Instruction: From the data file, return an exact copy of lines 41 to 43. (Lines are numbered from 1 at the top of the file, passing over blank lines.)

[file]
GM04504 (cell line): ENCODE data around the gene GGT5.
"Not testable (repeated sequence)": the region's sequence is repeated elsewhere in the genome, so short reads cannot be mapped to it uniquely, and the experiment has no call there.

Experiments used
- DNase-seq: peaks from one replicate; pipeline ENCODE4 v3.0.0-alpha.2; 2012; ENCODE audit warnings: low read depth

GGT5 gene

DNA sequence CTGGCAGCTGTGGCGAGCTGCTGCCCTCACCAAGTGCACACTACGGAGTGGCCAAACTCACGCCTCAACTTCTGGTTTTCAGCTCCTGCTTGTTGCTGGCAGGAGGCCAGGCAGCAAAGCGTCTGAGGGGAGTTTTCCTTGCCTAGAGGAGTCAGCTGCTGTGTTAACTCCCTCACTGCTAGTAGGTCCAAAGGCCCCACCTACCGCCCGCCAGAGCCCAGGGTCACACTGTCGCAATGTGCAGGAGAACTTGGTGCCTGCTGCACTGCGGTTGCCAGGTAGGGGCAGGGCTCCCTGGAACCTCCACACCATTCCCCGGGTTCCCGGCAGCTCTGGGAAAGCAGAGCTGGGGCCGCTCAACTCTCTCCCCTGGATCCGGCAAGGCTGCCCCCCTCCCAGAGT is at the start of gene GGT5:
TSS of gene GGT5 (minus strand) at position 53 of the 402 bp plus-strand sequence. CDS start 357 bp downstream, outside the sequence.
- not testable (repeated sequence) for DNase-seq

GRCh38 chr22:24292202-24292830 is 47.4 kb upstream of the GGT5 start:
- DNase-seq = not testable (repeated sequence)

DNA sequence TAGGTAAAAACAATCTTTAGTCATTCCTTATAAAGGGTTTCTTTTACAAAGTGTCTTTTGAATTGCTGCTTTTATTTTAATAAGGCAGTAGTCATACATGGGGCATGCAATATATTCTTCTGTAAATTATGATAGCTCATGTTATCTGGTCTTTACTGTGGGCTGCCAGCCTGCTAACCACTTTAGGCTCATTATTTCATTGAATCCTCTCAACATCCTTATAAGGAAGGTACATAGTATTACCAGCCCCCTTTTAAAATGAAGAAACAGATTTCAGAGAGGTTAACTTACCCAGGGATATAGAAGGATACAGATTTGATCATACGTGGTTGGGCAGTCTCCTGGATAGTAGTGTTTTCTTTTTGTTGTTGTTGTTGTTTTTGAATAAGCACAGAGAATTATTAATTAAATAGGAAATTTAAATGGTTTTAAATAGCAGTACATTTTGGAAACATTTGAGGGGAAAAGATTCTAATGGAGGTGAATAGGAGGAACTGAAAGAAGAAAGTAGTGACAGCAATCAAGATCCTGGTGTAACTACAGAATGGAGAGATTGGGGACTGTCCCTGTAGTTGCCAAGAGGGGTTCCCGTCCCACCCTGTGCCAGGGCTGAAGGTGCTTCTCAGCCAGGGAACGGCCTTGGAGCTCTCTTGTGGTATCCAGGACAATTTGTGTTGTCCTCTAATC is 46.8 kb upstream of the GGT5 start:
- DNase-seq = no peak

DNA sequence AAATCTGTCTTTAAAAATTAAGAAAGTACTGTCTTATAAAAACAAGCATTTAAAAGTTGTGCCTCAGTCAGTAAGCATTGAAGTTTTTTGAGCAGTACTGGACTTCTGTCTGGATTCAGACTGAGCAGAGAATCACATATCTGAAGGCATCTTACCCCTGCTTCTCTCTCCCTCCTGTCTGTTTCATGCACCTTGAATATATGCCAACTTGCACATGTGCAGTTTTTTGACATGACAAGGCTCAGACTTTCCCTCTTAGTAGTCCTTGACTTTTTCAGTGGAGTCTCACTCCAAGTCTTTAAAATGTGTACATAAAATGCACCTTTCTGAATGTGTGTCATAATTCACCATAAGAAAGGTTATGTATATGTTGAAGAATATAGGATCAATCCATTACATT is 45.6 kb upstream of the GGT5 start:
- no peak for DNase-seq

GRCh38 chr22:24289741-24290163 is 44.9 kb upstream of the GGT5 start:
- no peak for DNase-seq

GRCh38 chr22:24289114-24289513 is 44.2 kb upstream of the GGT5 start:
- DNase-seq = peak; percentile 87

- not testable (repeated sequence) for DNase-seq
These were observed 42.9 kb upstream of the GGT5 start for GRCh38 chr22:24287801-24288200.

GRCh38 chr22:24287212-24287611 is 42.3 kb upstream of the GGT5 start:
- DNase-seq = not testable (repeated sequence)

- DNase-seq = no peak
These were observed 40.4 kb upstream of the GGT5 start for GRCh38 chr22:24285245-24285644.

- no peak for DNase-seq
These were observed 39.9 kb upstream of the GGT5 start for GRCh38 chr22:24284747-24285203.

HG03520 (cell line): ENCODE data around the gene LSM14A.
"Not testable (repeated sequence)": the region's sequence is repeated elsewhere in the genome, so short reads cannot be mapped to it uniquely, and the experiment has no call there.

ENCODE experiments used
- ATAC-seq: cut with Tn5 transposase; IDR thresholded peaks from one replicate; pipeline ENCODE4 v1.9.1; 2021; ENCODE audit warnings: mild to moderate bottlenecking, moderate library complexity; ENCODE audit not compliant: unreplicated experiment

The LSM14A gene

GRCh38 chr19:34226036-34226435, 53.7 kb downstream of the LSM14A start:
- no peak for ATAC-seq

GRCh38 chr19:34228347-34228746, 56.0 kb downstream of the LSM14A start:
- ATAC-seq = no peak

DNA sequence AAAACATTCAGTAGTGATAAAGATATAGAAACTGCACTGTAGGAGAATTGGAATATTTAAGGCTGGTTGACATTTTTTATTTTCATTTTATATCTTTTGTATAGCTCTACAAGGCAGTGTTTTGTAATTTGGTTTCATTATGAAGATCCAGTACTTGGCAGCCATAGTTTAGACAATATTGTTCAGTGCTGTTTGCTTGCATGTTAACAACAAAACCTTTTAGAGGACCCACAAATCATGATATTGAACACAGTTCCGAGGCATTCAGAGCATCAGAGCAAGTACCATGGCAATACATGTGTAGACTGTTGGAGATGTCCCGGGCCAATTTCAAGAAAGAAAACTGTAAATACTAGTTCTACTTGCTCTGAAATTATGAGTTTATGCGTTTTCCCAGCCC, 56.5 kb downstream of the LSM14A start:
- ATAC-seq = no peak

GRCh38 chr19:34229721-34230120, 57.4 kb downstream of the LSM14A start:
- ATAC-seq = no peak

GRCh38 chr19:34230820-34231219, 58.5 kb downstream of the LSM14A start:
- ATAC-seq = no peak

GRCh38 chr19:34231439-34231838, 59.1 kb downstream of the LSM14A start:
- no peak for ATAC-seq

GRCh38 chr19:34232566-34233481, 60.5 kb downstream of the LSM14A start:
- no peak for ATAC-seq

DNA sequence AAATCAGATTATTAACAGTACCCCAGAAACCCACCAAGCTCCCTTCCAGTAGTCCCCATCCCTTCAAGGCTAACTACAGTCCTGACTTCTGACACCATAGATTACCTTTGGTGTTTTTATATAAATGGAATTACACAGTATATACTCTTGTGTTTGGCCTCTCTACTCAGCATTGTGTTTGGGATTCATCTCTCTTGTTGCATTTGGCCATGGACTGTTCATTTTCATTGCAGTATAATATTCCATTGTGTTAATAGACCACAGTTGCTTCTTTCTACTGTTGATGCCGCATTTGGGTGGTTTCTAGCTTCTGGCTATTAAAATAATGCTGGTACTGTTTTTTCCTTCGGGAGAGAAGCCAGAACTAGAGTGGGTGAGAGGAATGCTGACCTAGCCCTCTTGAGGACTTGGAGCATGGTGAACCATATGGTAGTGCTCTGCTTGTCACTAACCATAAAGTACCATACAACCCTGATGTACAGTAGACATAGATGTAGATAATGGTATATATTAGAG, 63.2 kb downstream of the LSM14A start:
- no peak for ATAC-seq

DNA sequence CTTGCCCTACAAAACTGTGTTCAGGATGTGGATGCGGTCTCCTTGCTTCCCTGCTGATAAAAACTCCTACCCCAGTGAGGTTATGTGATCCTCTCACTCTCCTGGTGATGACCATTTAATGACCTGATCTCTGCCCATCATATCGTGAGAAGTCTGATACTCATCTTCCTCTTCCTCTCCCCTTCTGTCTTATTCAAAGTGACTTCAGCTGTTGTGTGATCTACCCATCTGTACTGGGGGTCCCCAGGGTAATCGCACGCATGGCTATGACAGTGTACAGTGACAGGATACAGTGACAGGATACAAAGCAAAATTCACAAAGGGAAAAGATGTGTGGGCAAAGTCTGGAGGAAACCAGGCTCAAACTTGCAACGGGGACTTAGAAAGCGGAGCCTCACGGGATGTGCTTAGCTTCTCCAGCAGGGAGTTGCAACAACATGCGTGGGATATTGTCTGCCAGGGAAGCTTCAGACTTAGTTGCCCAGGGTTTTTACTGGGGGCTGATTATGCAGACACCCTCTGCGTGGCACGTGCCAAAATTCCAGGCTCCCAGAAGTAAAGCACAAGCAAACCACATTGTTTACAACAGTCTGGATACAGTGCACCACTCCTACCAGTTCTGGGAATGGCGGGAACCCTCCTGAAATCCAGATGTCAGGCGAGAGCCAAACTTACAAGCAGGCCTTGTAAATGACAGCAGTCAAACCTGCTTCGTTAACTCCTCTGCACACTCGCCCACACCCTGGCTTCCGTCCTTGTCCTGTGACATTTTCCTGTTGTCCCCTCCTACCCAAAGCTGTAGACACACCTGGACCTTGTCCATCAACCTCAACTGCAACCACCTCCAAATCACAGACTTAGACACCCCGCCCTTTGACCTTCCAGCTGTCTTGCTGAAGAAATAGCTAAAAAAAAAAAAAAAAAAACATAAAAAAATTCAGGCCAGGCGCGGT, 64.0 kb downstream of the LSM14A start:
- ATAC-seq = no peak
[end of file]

- ATAC-seq = no peak

GRCh38 chr19:34231439-34231838, 59.1 kb downstream of the LSM14A start:
- no peak for ATAC-seq